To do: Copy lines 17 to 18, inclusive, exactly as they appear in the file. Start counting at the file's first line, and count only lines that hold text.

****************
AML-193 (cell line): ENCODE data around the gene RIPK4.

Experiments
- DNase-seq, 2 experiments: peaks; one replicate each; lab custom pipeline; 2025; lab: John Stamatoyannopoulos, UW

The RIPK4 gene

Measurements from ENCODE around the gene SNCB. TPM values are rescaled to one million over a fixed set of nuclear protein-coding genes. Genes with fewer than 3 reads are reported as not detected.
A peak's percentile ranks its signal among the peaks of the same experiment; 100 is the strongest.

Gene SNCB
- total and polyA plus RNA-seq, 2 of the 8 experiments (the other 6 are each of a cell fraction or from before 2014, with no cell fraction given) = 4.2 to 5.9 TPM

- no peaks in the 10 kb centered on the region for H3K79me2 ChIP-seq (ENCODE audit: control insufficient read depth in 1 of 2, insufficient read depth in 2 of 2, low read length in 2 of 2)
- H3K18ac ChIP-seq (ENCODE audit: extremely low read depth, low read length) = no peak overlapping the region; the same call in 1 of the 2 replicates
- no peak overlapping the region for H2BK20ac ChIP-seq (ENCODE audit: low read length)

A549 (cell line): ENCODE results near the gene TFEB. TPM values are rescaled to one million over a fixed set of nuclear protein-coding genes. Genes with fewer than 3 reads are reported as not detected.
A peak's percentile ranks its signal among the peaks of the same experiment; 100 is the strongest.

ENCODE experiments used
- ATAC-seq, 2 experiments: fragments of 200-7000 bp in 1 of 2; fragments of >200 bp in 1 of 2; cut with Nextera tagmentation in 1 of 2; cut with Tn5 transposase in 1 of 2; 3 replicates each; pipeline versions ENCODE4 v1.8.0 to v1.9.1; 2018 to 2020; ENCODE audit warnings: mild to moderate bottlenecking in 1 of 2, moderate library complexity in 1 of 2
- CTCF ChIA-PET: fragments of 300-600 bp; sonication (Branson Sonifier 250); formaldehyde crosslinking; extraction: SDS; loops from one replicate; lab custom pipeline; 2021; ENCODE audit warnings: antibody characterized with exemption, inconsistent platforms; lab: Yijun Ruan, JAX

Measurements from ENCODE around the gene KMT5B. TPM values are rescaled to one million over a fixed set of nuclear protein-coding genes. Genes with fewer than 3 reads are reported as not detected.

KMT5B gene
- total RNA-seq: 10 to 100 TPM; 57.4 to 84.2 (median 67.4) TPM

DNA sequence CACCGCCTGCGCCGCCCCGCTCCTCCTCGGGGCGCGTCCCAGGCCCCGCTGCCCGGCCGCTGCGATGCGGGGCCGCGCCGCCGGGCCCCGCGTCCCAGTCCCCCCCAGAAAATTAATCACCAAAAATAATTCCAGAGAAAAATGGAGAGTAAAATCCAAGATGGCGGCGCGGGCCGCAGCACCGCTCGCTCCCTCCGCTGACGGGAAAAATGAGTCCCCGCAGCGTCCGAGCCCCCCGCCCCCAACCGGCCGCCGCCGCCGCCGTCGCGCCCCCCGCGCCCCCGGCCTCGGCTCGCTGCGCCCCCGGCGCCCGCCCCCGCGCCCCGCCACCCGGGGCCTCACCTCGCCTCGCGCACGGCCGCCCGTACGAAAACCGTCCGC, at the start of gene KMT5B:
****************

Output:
Measurements from ENCODE around the gene KMT5B. TPM values are rescaled to one million over a fixed set of nuclear protein-coding genes. Genes with fewer than 3 reads are reported as not detected.

KMT5B gene